Does another missed tackle by Detroit Lions cornerbacks look all too familiar?
So did the Lions.
Detroit general manager Martin Mayhew and head coach Jim Schwartz took out the broom, and have cleaned house at the team's cornerback position this offseason. And the only ones crying about it are opposing NFC North wide receivers, who'd already penciled in a couple of touchdowns against the Lions to put toward their performance bonuses.
OK, sure, there are a handful of returnees, mostly coming off injured reserve, but their total snaps added up to 102 last year with one start. If Eric King doesn't make the cut, the total experience the Lions' cornerbacks will have had is one snap, and Jack Williams was injured and out for the year following a single play last season.
I won't go into the names of those who were "given permission to seek other opportunities," which is the business term meaning canned, cut, or released.
If you want to know the names of the players not in Detroit anymore, you will have to go back to the tape of last season's games—you'd just better hope you are getting a wide shot if you want to see Lion DBs anywhere near a receiver.
I will even spare you the pain of last year's numbers. Lions fans saw the same two-bit receivers running free last year that I saw. Which reminds me: Does it bother you more when a Drew Brees or Aaron Rodgers is shredding the secondary, or when Brady Quinn and Jason Campbell have career games?
Maybe it's the guys who we've never heard of before, such as Chicago Bears receiver Devin Aromashodu catching two TDs, that get your goat. For some reason, I don't mind ex-Lions like Micheal Gaines getting a TD pass once in a while.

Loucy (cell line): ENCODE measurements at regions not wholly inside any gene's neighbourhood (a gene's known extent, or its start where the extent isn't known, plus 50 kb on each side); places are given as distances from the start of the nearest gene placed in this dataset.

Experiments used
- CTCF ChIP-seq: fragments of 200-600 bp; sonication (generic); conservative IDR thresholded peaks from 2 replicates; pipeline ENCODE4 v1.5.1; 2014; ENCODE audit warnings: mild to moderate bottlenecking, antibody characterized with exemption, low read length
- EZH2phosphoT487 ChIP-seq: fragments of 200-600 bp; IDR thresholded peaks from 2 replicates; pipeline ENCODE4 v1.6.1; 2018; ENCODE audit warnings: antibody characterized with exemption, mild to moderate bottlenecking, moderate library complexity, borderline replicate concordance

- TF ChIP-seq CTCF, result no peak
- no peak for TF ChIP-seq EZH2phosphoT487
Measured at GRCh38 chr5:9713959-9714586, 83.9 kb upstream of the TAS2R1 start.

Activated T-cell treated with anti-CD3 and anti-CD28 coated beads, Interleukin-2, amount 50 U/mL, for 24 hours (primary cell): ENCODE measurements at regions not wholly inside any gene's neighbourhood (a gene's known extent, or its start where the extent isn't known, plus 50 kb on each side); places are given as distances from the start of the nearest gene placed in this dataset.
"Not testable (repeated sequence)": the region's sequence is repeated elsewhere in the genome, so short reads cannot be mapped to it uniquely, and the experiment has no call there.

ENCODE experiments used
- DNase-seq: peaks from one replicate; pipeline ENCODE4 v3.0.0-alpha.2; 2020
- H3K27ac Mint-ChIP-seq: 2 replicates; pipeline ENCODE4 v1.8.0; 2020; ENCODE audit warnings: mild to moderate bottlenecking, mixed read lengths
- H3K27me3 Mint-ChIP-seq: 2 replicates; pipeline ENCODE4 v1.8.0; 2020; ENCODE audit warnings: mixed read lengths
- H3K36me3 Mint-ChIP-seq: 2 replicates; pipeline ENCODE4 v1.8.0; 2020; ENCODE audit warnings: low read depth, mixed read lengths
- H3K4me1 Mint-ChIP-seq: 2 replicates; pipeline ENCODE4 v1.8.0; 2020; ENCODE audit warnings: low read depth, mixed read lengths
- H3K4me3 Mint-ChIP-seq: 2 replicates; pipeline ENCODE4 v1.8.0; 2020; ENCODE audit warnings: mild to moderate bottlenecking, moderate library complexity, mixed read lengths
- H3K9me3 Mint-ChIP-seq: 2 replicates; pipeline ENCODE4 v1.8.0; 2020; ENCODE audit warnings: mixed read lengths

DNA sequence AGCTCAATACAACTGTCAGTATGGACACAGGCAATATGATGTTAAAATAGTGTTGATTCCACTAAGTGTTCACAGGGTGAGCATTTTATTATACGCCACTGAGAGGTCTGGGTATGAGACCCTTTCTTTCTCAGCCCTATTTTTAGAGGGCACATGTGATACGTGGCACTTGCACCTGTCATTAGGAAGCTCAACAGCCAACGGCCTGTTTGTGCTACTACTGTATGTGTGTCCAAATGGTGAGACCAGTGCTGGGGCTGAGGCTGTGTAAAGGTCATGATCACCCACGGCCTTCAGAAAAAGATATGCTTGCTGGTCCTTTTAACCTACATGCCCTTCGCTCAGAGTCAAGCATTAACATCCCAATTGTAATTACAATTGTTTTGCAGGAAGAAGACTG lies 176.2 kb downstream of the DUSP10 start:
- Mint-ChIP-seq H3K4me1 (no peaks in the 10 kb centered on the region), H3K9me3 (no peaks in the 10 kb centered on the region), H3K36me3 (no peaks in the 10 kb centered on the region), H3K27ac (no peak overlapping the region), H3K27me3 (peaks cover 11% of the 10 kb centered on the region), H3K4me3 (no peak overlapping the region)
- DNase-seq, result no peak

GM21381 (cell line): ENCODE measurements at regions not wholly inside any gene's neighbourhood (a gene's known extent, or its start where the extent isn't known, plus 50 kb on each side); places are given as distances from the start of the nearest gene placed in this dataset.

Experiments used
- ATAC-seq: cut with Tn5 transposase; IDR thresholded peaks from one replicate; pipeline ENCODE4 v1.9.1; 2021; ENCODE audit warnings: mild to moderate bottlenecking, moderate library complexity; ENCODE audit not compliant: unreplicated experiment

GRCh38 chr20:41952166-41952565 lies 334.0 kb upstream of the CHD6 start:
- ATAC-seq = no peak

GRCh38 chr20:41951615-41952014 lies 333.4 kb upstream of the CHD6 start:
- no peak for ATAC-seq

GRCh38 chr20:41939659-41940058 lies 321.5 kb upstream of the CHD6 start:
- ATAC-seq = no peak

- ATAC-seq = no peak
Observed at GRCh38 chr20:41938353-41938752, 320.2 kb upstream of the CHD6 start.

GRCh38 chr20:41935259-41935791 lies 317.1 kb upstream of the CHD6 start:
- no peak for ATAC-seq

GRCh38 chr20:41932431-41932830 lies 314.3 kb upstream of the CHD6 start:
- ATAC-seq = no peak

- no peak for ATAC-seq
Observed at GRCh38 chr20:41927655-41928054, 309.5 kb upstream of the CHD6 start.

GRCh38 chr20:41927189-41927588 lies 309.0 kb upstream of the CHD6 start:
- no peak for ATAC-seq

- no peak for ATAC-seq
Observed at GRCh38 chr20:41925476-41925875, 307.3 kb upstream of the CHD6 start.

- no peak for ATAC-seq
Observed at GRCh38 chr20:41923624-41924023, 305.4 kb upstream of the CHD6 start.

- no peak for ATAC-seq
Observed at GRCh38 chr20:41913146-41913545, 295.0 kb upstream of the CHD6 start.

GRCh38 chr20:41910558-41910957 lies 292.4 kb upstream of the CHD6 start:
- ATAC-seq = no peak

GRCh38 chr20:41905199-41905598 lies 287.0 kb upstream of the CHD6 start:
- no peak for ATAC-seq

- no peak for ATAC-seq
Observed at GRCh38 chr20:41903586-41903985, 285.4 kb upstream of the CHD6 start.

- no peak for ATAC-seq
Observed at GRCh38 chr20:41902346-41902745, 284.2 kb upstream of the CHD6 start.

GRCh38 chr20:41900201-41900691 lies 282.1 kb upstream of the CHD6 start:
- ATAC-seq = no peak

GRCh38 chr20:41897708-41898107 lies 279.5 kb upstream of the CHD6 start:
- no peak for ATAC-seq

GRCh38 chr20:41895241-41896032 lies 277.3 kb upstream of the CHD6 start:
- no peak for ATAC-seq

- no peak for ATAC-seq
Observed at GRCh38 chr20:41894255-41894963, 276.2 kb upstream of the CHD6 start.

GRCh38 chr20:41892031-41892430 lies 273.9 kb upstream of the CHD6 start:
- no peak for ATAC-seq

Anyway, if you want a history lesson on how the Lions defensive backfield got torched last year, check out my first segment, Detroit Lions' Secondary: We Miss You Lem Barney . This stuff has been going on for 32 years now.
For this article, let's just say starting over was a good decision, and safety Louis Delmas looks like the real deal.
Like I've written before, Schwartz is an old hand at cleaning house and starting fresh from his days in Tennessee. If you need to catch up the article was Detroit Lions' Secondary; Who Is Navigating This Ship .
So now that we know our history, and we know something about the guy making the decisions, the question we all want answered is: who are these guys?
Note: Click on the player's name if you want to see his NFLDraftScout pre-draft analysis, and click on "career" to see his stats from ProFootball Reference.
Combine: 4.32 40, 27 reps
Career: 44 G 37 St, 148 Tackles 18 Assists, 3 INTs 1 FF, 1 TD
A look at his combine numbers makes us believe he has some tools in the box, and maybe the Lions can get something out of him. However, he is coming off a hamstring injury that put him on IR last season.
A check of ProFootballFocus might give fans a clue on why the Lions wanted him. He was ranked 83rd overall, and he allowed 42 receptions on 64 passes thrown in his area, with a passer rating given up of 94.8. Ouch!
However, I believe the reason they like him is he only gave up 98 total yards after the catch. That average of 2.33 YAC per reception was fourth overall last year. This fits in with the Schwartz philosophy in the secondary of keeping everything in front of you and make the tackle.
Chances he starts: 95 percent at this point, but it would be an upset if he doesn't start.
Amari Spivey , CB, 6'0", 190 pounds. Rookie out of Iowa, third round/66th pick overall in 2010 draft.
Combine: 4.52 40
A lot has been made about Spivey's 40 time, but we should remind ourselves that it is right in line with Corey Webster (4.51) and Malcolm Jenkins (also 4.51), who are among the best corners in the NFL.
We also need to realize that his 20- and 10-yard dash times (2.55 and 1.55, respectively) are very good times. Maybe he doesn't have the speed to stay with them deep but he has the speed where it counts most, in those first 10 to 20 yards.
What we do hear is that he is a great tackler, probably the best in the draft among DBs.
Chances he starts: 33 perecent, as he will get plenty of playing time, but probably not start.
Combine: 4.36 40, 40 1/2 vertical
Career: 47 G, 6 St, 47 tackles 7 assists, 2 INTs
Though Wade's career totals are uninspiring, his 4.36 40, and 40-inch vertical sure is encouraging. Lions offensive coordinator Scott Linehan knows Wade well, as he was the St. Louis Rams' head coach when Wade was drafted.